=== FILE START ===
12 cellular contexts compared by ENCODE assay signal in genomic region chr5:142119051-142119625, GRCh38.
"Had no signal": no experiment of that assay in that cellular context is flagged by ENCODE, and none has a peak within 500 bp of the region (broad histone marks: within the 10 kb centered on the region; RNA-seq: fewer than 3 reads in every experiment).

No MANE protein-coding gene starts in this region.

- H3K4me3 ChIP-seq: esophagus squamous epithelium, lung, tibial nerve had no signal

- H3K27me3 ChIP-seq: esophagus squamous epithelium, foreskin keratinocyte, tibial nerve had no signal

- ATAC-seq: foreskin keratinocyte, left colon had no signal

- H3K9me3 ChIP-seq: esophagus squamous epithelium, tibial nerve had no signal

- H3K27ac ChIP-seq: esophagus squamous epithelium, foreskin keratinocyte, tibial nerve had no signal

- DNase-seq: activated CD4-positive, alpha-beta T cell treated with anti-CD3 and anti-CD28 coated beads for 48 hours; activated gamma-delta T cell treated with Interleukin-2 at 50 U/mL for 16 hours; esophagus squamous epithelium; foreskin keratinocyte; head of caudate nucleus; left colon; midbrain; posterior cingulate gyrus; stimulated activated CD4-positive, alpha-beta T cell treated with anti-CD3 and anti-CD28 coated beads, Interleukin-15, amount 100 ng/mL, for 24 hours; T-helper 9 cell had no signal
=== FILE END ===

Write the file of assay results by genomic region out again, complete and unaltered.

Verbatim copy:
12 cellular contexts compared by ENCODE assay signal in genomic region chr5:142119051-142119625, GRCh38.
"Had no signal": no experiment of that assay in that cellular context is flagged by ENCODE, and none has a peak within 500 bp of the region (broad histone marks: within the 10 kb centered on the region; RNA-seq: fewer than 3 reads in every experiment).

No MANE protein-coding gene starts in this region.

- H3K4me3 ChIP-seq: esophagus squamous epithelium, lung, tibial nerve had no signal

- H3K27me3 ChIP-seq: esophagus squamous epithelium, foreskin keratinocyte, tibial nerve had no signal

- ATAC-seq: foreskin keratinocyte, left colon had no signal

- H3K9me3 ChIP-seq: esophagus squamous epithelium, tibial nerve had no signal

- H3K27ac ChIP-seq: esophagus squamous epithelium, foreskin keratinocyte, tibial nerve had no signal

- DNase-seq: activated CD4-positive, alpha-beta T cell treated with anti-CD3 and anti-CD28 coated beads for 48 hours; activated gamma-delta T cell treated with Interleukin-2 at 50 U/mL for 16 hours; esophagus squamous epithelium; foreskin keratinocyte; head of caudate nucleus; left colon; midbrain; posterior cingulate gyrus; stimulated activated CD4-positive, alpha-beta T cell treated with anti-CD3 and anti-CD28 coated beads, Interleukin-15, amount 100 ng/mL, for 24 hours; T-helper 9 cell had no signal